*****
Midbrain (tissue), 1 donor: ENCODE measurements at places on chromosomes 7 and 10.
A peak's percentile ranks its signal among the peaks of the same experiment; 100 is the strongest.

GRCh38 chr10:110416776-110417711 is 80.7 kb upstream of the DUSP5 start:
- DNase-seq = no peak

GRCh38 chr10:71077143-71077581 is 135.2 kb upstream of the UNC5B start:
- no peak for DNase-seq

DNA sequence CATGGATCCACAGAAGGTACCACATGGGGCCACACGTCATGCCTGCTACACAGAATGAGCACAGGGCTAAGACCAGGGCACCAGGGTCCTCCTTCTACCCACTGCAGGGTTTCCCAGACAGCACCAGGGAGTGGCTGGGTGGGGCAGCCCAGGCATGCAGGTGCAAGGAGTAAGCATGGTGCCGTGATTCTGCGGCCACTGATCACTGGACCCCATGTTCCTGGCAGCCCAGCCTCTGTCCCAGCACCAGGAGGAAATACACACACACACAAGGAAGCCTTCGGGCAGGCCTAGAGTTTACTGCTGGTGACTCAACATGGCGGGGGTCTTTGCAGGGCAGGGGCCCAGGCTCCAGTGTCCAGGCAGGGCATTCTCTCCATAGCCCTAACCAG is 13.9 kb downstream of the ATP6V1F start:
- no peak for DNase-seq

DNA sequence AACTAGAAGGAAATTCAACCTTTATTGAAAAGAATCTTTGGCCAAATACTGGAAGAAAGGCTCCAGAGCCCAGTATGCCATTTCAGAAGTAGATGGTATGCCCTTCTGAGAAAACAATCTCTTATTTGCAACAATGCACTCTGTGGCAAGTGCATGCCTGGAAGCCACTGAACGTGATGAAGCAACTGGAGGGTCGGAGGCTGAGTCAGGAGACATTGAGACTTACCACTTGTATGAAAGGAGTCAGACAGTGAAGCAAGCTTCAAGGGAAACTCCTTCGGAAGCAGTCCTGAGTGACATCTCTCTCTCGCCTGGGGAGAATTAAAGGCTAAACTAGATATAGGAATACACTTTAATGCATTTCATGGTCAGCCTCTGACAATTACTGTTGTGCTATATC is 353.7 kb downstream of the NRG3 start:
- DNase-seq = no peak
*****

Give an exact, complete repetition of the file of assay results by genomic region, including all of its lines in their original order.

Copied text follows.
Midbrain (tissue), 1 donor: ENCODE measurements at places on chromosomes 7 and 10.
A peak's percentile ranks its signal among the peaks of the same experiment; 100 is the strongest.

GRCh38 chr10:110416776-110417711 is 80.7 kb upstream of the DUSP5 start:
- DNase-seq = no peak

GRCh38 chr10:71077143-71077581 is 135.2 kb upstream of the UNC5B start:
- no peak for DNase-seq

DNA sequence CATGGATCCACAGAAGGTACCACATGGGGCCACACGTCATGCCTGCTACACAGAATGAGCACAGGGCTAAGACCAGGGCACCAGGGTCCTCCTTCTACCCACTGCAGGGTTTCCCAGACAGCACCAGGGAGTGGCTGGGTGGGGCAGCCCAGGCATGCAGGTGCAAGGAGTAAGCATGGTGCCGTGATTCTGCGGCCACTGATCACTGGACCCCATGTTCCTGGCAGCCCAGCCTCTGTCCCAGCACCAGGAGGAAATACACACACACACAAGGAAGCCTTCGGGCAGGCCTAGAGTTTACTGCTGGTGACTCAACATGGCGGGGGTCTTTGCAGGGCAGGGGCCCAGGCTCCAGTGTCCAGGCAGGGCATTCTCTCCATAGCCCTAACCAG is 13.9 kb downstream of the ATP6V1F start:
- no peak for DNase-seq

DNA sequence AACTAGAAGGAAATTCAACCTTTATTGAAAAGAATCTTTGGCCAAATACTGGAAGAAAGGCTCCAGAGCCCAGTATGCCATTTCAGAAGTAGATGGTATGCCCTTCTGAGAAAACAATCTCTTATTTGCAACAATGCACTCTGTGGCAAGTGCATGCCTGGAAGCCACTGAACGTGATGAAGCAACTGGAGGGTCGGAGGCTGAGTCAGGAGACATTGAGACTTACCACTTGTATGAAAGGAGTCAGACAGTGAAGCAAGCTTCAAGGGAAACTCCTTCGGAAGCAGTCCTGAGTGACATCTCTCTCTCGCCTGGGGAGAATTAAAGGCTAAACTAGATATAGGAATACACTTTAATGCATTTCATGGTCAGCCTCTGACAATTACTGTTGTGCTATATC is 353.7 kb downstream of the NRG3 start:
- DNase-seq = no peak